For example,

    (lambda (x) (+ (begin (set! x '(3)) 5) (car x))) :
       (proc (:pair) :value),

because if the arguments to + are evaluated from right to left, and X is not a pair, then there will be a run time type error.

Some primitive procedures have their own special typing rules. Examples include VALUES, CALL-WITH-VALUES, and PRIMITIVE-CATCH.

Variable types

Assignable variables have type (VARIABLE T), where T for now will always be :VALUE. In (SET! V E), V must have type (VARIABLE T) for some T.


The construct (loophole T E) is considered to have type T no matter what type E has. Among other things, this allows a rudimentary static abstract data type facility. For example, record types defined using DEFINE-RECORD-TYPE (rts/bummed-jar-defrecord.scm) are established as new base types.

Type lattice

The subtype relation is implemented by the procedure COMPATIBLE-TYPES? (in bcomp/mtypes.scm). If (COMPATIBLE-TYPES? T1 T2) is 'definitely, then T1 <= T2. If it's #T, then T1 and T2 intersect.

The type lattice has no bottom or top elements.

The types :SYNTAX, :VALUES, :DEFINITION, :STRUCTURE, and :TYPE are incomparable and maximal.

The following are a comprehensive set of subtyping rules for the type system as it stands. Additional rules may be added in the future.

Type well-formedness

In (SOME-VALUES T1 ... Tn), T1 ... Tn must be under :VALUE.

In (PROCEDURE T1 T2), T1 and T2 must be under :VALUES.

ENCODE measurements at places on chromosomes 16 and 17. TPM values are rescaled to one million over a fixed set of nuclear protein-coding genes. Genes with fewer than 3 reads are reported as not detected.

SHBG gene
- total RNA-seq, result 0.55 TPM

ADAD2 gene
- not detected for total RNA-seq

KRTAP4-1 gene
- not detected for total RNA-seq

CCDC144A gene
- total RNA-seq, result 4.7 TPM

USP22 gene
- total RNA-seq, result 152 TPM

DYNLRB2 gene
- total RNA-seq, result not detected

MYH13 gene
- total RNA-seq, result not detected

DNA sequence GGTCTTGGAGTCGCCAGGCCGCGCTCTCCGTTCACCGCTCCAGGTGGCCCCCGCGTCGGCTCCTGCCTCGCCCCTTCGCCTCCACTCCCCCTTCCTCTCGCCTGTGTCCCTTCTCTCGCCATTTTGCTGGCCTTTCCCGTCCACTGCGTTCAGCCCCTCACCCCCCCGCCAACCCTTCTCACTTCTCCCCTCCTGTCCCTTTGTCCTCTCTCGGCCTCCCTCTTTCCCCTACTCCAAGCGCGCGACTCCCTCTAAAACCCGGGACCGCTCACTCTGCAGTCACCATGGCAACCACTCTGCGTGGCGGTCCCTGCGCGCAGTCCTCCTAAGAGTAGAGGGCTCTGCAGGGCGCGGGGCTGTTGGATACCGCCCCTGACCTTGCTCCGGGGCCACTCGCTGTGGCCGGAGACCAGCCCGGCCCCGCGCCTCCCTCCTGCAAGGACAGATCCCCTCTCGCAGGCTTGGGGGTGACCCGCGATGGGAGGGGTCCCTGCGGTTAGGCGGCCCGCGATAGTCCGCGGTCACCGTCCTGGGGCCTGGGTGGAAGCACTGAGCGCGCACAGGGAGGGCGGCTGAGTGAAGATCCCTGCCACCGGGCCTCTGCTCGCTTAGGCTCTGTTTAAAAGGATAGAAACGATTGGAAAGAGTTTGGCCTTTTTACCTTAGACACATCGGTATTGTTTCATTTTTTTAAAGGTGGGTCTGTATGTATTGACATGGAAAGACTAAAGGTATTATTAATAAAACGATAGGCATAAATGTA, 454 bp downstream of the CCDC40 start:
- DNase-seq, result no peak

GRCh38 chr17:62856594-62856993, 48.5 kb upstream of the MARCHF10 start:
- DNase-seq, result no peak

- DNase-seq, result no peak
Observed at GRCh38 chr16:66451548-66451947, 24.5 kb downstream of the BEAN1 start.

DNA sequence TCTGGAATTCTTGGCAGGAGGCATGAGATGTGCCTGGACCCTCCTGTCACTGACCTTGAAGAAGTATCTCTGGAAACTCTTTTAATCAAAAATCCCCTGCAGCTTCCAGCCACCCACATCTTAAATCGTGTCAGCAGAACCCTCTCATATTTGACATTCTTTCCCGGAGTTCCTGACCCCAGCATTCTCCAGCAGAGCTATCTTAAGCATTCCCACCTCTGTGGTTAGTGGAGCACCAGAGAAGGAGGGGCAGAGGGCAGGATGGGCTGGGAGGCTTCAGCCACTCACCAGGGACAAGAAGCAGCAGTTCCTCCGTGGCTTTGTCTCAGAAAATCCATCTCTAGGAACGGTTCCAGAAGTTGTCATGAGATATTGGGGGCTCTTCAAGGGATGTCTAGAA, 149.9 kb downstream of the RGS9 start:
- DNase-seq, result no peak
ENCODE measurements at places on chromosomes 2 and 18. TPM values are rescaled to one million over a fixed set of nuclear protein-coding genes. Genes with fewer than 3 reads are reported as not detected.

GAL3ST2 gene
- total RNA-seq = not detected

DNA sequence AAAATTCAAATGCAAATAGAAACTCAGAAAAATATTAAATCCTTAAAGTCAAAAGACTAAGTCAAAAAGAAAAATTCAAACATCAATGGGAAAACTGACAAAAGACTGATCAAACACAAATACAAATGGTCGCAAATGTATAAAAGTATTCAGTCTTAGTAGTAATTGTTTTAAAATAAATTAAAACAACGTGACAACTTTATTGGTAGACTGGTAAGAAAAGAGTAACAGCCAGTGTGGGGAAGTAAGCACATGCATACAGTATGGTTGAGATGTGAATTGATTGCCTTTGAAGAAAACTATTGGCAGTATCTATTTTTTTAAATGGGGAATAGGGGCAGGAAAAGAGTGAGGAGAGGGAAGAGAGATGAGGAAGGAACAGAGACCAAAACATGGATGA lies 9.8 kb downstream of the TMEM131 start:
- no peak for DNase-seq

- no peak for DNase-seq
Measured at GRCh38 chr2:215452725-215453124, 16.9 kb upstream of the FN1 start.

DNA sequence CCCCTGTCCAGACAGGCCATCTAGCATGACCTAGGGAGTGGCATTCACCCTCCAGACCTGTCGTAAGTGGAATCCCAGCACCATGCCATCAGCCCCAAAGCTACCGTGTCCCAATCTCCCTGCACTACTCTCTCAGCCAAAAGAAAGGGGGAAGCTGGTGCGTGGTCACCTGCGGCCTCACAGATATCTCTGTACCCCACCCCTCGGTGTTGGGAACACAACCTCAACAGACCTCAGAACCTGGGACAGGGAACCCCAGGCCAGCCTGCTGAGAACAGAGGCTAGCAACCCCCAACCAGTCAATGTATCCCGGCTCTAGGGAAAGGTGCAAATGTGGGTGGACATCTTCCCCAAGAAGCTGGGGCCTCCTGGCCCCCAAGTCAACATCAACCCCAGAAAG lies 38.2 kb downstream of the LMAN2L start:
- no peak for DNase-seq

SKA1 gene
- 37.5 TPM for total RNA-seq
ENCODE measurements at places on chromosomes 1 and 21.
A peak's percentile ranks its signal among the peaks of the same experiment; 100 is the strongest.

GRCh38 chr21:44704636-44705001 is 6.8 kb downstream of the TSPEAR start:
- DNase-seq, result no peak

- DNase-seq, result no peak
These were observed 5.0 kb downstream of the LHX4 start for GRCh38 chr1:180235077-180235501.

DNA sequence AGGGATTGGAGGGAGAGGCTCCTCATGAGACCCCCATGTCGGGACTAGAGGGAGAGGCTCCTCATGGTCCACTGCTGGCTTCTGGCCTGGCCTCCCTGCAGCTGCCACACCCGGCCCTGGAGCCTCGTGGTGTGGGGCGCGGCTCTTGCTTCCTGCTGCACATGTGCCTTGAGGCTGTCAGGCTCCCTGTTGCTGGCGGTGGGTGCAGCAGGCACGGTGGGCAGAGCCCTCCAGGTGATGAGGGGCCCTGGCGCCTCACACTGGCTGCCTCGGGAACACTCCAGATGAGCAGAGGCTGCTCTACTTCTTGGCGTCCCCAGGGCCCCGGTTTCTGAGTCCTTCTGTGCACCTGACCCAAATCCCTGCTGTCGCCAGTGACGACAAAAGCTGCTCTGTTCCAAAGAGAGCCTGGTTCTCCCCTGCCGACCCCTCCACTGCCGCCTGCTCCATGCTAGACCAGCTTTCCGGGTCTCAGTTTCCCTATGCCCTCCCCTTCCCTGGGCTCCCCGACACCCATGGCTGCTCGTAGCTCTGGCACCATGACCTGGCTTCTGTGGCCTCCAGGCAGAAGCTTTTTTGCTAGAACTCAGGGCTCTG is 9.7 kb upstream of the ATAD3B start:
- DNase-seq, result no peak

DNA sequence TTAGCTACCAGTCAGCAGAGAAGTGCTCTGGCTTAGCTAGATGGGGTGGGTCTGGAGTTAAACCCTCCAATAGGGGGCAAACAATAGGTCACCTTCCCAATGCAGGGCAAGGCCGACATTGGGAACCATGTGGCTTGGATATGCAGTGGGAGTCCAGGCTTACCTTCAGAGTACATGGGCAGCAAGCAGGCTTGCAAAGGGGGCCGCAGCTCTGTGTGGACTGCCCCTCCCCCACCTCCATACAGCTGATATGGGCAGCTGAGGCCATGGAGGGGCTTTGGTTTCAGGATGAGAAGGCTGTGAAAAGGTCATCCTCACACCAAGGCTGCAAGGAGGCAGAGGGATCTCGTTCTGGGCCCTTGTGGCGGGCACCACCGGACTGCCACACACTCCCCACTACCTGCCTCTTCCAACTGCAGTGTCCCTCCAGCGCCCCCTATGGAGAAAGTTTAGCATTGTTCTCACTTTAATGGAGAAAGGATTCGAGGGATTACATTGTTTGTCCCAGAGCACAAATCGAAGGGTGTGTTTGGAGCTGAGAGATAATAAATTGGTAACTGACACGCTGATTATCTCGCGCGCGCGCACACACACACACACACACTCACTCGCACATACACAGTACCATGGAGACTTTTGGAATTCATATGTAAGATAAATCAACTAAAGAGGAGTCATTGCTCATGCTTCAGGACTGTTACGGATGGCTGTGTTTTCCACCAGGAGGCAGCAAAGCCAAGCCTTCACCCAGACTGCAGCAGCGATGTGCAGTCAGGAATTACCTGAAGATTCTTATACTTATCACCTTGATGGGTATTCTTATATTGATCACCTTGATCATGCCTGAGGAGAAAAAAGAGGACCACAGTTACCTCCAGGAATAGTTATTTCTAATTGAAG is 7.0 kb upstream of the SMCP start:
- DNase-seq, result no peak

In (VARIABLE T), T must be under :VALUE.

Module system

The rules for interfaces and structures are not yet very well worked out.

Interfaces are types. The type of a structure is its interface. (Compare with Pebble's "bindings" and "declarations".)

An interface has the basic form (EXPORT ( ) ...). There are two kinds of abbreviations:

Distinct interfaces are not comparable.

If a form S has type (EXPORT ... (name T) ...), then the form (STRUCTURE-REF S name) has type T. Note that T needn't be a :VALUE type; e.g.

    (structure-ref scheme cond) : :syntax

When a package is loaded or otherwise compiled, the type that is reconstructed or inherited for each exported name is checked against the type specified in the signature. (Cf. procedure SCAN-STRUCTURES in bcomp/scan.scm.)

[explain the role of the expander in type checking... compile-call doesn't do much checking if the arguments aren't expanded...]

Future work

There probably ought to be dependent sums and products and/or universal and existential types. In particular, it would be nice to be able to get static checking for abstract types, even if they're not implemented using records.

Type constructors (like STREAM-OF or COMPUTATION-OF) would be nice.

There are many loose ends in the implementation. For example, type and type constructor names aren't always lexically scoped; sometimes their scope is global. Packages that open the LOOPHOLES structure (which exports LOOPHOLE) don't always open TYPES (which would be a bad idea given the way TYPES is currently defined); LOOPHOLE works in spite of that.

Figure out whether :TYPE : :TYPE.


Original by JAR, 20 July 93. Updated by JAR, 5 December 93.